We are in the age of an identity crisis.

Yes, we’ve heard about people struggling and having a mid-life crisis. And we’ve seen people feel lost after they’ve retired from work. But there is a bigger identity crisis that is going on, and this predicament exists in various spheres of life and organizations. And the Church has not been immune from this trial.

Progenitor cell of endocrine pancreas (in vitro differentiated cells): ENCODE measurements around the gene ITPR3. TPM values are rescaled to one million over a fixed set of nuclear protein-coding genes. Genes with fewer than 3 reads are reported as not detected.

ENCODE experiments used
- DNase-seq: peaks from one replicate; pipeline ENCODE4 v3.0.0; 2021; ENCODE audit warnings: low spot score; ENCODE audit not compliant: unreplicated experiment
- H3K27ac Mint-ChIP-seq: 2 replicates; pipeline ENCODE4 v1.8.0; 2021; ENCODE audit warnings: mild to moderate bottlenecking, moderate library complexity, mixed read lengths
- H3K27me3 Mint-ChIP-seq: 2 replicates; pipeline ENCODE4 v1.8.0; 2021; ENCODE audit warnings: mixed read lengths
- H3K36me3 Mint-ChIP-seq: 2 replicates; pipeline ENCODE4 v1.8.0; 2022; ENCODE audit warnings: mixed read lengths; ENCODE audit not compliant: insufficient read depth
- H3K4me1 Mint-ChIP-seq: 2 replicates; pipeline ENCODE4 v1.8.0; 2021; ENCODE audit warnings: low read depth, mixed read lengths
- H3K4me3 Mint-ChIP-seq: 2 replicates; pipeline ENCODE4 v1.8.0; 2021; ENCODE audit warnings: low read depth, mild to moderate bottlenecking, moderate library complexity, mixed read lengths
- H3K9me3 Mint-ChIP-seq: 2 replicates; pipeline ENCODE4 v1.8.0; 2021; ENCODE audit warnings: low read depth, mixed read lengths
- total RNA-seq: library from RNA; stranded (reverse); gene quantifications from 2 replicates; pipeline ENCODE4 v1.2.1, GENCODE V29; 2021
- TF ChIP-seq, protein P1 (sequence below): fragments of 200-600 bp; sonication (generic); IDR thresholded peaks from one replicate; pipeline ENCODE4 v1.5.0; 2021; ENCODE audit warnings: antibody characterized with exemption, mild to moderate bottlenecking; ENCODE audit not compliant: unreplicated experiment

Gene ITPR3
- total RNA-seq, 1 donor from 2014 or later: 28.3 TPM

As Western culture continues to undergo a moral shift, the Church has spent a great amount of energy trying to figure out its place in the world. During the 90s, many evangelical churches tried to become more “seeker sensitive” by tailoring their ministry in an attractive fashion to draw people into their weekend services. By the mid 2000s, as postmodern relativity had gripped universities and was seeping into workplaces, the “emerging church” tried to find a way to connect with those who were skeptical, even cynical, towards any claims of truth. As objectivity gave way to subjectivity, the world has been wrestling with injustice. And into this void, critical theory has emerged as the dominant voice in workplaces and universities, causing the “woke church” to rise up – a church awakened by the realities of injustice in the world, seeking to rectify wrongs done to those perceived to be without privilege.

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